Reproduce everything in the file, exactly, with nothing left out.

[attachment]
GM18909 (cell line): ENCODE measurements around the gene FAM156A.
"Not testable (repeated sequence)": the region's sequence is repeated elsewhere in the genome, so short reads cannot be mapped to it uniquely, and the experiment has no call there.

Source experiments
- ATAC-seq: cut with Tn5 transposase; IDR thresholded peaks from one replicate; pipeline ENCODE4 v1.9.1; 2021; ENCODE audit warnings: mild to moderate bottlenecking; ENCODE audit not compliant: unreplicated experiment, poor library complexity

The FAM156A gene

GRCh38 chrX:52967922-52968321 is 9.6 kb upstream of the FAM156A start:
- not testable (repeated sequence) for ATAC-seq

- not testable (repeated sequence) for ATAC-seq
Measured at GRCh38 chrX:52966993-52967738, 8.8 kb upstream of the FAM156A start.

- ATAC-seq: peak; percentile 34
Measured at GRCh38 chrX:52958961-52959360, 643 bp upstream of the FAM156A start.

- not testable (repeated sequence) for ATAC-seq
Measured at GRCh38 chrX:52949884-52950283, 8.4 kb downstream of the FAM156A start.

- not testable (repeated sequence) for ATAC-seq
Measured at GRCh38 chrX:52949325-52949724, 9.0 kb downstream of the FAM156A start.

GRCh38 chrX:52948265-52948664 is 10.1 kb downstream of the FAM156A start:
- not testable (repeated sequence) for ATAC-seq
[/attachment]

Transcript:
GM18909 (cell line): ENCODE measurements around the gene FAM156A.
"Not testable (repeated sequence)": the region's sequence is repeated elsewhere in the genome, so short reads cannot be mapped to it uniquely, and the experiment has no call there.

Source experiments
- ATAC-seq: cut with Tn5 transposase; IDR thresholded peaks from one replicate; pipeline ENCODE4 v1.9.1; 2021; ENCODE audit warnings: mild to moderate bottlenecking; ENCODE audit not compliant: unreplicated experiment, poor library complexity

The FAM156A gene

GRCh38 chrX:52967922-52968321 is 9.6 kb upstream of the FAM156A start:
- not testable (repeated sequence) for ATAC-seq

- not testable (repeated sequence) for ATAC-seq
Measured at GRCh38 chrX:52966993-52967738, 8.8 kb upstream of the FAM156A start.

- ATAC-seq: peak; percentile 34
Measured at GRCh38 chrX:52958961-52959360, 643 bp upstream of the FAM156A start.

- not testable (repeated sequence) for ATAC-seq
Measured at GRCh38 chrX:52949884-52950283, 8.4 kb downstream of the FAM156A start.

- not testable (repeated sequence) for ATAC-seq
Measured at GRCh38 chrX:52949325-52949724, 9.0 kb downstream of the FAM156A start.

GRCh38 chrX:52948265-52948664 is 10.1 kb downstream of the FAM156A start:
- not testable (repeated sequence) for ATAC-seq